Two Ironman races canceled due to COVID

COVID-19 continues to cause sporadic disruption of major triathlon events, notably in Australia where the vaccine rollout has been slow-going and half of the country is under stay-at-home orders. The latest casualty: The 35th anniversary of Ironman Australia in Port Macquarie, which was supposed to go off Sept. 5. The race has been postponed three previous times due to COVID and floods, and current restrictions, public health orders, and lockdowns surrounding Greater Sydney and Melbourne have cancelled it yet again with no word of a new date, according to local reports. This comes on the heels of the cancelation of Ironman Wales (set for Sept. 12).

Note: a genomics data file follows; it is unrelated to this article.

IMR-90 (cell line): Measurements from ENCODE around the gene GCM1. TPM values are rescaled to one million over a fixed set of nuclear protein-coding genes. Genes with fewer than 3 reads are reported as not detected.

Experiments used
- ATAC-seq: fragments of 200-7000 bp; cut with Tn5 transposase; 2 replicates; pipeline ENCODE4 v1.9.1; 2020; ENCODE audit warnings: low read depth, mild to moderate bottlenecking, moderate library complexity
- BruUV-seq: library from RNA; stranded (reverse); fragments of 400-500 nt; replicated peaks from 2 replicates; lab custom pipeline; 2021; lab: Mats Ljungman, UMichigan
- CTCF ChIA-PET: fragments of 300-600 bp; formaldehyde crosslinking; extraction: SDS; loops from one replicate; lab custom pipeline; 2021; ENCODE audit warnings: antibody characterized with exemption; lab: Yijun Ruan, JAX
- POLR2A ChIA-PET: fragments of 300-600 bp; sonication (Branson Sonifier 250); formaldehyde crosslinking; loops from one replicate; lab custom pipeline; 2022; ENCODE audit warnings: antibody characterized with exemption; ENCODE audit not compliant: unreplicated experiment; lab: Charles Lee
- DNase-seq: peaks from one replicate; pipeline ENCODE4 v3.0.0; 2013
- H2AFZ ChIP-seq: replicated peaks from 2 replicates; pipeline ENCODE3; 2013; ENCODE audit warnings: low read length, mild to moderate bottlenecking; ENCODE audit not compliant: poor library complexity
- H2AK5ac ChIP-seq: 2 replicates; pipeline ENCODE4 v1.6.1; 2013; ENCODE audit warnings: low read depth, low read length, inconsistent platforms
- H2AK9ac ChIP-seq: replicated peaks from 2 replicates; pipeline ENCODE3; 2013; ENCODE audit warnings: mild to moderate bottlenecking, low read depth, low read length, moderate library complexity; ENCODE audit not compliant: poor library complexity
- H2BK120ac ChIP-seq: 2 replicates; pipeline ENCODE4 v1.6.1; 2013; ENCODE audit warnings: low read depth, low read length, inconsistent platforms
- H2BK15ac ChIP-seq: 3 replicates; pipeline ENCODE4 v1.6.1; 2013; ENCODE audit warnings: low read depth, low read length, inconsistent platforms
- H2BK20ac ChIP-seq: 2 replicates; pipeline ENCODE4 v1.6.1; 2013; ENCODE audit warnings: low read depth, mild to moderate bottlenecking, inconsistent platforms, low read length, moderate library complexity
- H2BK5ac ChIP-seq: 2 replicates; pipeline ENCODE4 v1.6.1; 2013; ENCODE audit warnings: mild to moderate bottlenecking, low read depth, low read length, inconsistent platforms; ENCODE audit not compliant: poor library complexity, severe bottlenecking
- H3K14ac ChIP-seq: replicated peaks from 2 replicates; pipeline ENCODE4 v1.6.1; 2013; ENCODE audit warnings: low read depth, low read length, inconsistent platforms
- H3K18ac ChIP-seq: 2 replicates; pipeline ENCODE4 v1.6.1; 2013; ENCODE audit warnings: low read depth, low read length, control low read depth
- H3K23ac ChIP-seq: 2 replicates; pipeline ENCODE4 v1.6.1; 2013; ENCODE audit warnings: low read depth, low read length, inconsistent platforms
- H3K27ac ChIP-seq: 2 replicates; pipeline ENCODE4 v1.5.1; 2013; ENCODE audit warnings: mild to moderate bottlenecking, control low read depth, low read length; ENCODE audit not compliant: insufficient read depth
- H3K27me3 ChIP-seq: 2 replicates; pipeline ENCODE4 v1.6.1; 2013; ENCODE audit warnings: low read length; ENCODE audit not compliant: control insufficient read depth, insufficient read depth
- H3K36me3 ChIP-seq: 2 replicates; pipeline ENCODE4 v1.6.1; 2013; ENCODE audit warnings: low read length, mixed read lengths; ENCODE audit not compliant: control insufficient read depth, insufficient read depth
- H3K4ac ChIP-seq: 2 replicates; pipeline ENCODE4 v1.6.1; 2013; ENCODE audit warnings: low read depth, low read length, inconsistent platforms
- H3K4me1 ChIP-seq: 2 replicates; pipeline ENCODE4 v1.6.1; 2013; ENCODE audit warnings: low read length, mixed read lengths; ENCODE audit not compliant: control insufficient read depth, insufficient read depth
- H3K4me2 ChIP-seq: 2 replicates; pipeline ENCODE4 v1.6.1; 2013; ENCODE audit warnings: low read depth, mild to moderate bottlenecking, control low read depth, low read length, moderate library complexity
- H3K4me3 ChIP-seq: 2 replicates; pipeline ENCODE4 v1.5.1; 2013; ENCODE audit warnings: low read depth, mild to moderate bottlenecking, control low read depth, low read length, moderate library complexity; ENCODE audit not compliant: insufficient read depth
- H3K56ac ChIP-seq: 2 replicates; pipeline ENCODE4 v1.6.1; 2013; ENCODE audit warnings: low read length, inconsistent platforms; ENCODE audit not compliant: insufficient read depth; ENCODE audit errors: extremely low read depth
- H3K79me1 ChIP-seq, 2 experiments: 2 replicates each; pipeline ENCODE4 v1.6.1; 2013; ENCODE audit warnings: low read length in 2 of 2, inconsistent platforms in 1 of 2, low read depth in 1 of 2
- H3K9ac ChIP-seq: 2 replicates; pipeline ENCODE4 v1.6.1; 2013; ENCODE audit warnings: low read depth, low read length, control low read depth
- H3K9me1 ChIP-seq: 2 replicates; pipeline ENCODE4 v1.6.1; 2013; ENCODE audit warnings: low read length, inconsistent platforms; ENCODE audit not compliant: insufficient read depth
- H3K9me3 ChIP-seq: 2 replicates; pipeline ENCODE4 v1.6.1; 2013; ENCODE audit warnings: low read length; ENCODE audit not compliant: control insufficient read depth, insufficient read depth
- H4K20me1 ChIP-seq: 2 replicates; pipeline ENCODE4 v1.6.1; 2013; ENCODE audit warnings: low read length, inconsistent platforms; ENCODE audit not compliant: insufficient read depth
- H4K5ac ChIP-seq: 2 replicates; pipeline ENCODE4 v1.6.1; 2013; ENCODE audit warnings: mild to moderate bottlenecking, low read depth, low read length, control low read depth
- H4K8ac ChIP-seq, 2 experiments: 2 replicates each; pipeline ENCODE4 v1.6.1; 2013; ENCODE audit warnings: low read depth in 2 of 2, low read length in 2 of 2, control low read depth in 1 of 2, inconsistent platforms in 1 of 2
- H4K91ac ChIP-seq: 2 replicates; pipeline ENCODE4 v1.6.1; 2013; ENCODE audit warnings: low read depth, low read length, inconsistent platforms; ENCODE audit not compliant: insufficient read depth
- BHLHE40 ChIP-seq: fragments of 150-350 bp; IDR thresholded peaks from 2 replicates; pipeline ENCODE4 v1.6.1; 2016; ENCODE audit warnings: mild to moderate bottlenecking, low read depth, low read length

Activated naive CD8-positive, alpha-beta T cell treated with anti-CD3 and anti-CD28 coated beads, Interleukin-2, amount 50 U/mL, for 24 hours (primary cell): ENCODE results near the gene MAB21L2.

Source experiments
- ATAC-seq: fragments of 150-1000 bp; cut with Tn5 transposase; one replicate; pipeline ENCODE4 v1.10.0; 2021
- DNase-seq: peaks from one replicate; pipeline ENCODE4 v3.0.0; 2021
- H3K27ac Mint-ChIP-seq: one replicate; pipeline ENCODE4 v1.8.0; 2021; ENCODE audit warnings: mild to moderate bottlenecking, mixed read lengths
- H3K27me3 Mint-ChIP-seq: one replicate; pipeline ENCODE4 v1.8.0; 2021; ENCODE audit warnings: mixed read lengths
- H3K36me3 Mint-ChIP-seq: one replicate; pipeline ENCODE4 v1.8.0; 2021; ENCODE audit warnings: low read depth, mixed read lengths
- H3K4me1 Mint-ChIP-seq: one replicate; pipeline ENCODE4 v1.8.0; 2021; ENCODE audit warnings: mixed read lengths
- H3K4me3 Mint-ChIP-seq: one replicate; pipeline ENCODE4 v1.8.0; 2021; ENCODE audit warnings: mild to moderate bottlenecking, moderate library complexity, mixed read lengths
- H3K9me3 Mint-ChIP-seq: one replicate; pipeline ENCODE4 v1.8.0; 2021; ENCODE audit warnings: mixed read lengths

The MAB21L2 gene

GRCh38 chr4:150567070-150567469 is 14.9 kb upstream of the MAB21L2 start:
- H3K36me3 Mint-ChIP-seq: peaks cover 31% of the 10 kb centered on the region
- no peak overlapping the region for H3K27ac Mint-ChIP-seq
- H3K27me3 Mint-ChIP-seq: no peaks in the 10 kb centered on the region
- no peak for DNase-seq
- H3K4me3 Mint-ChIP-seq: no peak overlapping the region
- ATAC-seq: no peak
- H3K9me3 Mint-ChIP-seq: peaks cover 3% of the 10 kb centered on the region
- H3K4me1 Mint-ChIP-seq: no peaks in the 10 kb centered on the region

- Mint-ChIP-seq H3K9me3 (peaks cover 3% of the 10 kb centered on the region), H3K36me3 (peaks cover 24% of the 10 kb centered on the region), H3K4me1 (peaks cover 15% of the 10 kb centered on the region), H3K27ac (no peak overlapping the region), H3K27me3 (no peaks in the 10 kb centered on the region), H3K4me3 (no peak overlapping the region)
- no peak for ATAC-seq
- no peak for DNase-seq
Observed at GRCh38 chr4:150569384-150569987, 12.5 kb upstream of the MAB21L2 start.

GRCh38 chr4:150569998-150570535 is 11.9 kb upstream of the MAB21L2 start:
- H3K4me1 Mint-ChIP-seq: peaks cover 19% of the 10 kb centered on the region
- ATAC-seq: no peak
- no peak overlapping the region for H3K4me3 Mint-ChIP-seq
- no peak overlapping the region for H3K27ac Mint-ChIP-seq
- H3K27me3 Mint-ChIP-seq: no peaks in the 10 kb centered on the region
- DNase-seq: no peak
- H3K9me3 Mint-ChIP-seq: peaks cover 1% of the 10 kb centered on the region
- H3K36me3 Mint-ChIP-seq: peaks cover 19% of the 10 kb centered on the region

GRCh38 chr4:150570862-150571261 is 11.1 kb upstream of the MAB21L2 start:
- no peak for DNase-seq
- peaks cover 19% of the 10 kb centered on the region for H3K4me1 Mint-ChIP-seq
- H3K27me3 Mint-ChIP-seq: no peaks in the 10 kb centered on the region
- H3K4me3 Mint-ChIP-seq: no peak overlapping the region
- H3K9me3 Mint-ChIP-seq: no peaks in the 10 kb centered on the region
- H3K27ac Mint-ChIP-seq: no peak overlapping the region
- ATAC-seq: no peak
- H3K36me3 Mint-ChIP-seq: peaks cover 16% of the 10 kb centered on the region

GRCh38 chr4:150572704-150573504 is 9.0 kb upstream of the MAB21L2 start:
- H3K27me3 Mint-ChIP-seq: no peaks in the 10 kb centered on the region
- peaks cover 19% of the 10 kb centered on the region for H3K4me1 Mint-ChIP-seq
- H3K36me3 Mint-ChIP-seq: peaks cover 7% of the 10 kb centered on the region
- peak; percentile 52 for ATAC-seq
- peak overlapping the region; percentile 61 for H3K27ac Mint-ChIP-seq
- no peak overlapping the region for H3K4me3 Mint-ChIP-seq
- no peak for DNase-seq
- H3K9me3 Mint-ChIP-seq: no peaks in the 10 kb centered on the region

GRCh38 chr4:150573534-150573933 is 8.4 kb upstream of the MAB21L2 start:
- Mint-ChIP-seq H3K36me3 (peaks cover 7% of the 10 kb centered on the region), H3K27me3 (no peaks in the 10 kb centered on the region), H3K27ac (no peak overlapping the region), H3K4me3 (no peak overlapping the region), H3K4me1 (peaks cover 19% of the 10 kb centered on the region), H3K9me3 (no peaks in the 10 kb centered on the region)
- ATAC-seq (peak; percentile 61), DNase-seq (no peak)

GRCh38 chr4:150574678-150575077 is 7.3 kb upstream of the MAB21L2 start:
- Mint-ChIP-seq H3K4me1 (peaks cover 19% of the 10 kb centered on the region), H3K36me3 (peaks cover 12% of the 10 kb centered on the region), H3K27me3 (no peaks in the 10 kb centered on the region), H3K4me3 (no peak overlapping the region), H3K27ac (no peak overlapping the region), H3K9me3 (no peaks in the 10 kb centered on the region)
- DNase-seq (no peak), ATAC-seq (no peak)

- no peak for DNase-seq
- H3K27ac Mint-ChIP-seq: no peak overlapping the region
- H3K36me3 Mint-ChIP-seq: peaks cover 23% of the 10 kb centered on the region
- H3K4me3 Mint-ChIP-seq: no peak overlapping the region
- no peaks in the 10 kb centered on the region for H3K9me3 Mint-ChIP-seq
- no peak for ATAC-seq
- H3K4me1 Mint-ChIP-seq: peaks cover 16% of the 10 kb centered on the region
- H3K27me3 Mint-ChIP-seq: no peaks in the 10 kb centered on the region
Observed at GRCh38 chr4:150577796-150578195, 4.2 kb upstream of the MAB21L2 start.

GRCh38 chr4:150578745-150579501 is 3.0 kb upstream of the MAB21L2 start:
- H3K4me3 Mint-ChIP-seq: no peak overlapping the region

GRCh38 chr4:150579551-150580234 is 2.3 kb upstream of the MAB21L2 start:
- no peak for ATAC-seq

Podcast Notes

  • Olympic champions Flora Duffy and Kristien Blummenfelt recount their winning races in separate World Triathlon podcasts. In Duffy’s interview, she speaks of struggling with her purpose in the sport as recently as last April, and sticking with it despite injury and setback. She also mentions that training with American Chelsea Burns and Canadian Jo Brown in Boulder during her build-up to Tokyo helped to keep her focused and mellowed out.
  • In Blummenfelt’s chat, the biggest revelation comes from him disclosing his goal to win the Ironman World Championships this year, saying he first has to get his Kona qualification at Ironman Frankfurt on Aug. 15, then race (and win) the World Triathlon Championships Finals on Aug. 21. “It’s going to be tough, but I’ll give it a try,” the 27-year-old said.
  • Can’t get enough of Olympic triathlon talk? Tune into The Triathlete Hour, with co-host Laura Siddall , to dissect the men’s and women’s races.